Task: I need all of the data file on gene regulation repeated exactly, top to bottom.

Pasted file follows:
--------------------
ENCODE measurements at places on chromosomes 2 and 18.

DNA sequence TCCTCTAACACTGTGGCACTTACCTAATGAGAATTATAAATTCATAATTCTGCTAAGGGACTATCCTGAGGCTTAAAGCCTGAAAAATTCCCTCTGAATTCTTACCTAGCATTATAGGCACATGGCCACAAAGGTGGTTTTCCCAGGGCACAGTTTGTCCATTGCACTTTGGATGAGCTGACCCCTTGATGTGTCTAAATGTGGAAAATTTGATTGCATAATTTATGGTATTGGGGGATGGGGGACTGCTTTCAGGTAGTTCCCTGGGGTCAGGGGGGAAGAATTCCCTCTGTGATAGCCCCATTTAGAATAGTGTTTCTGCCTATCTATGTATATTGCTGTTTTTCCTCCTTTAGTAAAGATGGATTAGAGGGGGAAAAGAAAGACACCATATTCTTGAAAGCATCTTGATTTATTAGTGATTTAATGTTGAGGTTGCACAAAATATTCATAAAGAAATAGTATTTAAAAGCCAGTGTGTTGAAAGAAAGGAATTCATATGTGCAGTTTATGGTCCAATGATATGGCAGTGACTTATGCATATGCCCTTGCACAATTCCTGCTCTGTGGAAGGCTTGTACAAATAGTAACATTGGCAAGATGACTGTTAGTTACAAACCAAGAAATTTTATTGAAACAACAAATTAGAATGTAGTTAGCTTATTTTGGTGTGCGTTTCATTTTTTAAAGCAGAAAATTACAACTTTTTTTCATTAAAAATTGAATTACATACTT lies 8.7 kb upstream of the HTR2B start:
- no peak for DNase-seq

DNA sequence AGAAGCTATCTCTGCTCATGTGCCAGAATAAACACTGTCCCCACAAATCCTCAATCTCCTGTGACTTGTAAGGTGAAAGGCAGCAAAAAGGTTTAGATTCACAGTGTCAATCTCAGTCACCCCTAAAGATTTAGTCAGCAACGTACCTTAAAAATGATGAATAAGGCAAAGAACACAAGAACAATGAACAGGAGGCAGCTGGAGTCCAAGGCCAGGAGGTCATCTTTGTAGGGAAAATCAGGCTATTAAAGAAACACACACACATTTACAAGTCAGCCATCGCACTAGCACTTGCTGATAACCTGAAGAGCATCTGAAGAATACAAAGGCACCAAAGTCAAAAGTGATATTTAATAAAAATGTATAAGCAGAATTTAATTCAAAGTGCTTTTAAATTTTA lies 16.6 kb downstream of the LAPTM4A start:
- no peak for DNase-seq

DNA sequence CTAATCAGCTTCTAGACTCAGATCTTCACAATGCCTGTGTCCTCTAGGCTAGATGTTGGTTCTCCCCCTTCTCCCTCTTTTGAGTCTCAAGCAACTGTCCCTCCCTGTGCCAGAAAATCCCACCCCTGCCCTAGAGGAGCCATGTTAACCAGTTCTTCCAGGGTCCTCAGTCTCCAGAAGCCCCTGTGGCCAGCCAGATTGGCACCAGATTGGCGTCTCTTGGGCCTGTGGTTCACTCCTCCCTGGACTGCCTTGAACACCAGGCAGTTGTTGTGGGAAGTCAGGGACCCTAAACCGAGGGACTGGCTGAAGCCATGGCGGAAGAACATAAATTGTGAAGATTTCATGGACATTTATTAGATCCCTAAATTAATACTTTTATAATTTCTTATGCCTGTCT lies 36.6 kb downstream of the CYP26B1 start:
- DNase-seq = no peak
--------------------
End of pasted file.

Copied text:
ENCODE measurements at places on chromosomes 2 and 18.

DNA sequence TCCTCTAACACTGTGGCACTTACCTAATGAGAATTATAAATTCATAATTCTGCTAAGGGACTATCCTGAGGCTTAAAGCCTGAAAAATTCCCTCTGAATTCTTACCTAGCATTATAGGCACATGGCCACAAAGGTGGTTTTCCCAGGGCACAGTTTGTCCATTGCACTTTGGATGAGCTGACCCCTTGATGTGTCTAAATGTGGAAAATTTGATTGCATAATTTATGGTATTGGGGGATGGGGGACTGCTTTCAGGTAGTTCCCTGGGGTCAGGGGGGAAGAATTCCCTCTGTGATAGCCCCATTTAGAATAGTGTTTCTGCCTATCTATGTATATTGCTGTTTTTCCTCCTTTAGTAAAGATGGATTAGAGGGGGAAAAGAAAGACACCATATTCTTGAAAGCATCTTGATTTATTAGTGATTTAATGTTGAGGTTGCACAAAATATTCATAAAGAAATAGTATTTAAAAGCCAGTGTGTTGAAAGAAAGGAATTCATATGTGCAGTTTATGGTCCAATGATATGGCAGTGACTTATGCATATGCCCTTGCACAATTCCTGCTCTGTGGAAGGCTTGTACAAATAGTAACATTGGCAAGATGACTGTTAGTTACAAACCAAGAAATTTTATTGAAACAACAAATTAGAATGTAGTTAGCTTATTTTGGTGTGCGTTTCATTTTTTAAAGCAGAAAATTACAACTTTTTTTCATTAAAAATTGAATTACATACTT lies 8.7 kb upstream of the HTR2B start:
- no peak for DNase-seq

DNA sequence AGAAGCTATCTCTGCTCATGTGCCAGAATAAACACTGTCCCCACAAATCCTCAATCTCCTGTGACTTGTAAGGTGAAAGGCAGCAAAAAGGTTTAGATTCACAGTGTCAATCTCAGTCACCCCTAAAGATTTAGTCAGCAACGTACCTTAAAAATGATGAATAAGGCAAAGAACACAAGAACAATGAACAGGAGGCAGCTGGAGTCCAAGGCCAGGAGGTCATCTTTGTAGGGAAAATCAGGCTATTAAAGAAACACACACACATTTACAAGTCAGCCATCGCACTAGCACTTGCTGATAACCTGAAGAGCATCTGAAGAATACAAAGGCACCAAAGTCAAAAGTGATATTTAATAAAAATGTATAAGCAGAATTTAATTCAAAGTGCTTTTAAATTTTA lies 16.6 kb downstream of the LAPTM4A start:
- no peak for DNase-seq

DNA sequence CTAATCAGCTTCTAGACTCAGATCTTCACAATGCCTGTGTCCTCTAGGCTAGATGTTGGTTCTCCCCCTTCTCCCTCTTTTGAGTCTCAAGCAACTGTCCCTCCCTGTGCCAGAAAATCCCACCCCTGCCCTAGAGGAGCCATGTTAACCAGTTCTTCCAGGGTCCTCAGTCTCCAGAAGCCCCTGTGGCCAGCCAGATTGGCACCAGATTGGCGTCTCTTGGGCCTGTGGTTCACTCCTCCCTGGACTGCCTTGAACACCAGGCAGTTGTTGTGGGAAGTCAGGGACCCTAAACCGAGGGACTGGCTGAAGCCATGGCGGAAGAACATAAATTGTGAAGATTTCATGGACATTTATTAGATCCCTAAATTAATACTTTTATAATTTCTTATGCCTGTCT lies 36.6 kb downstream of the CYP26B1 start:
- DNase-seq = no peak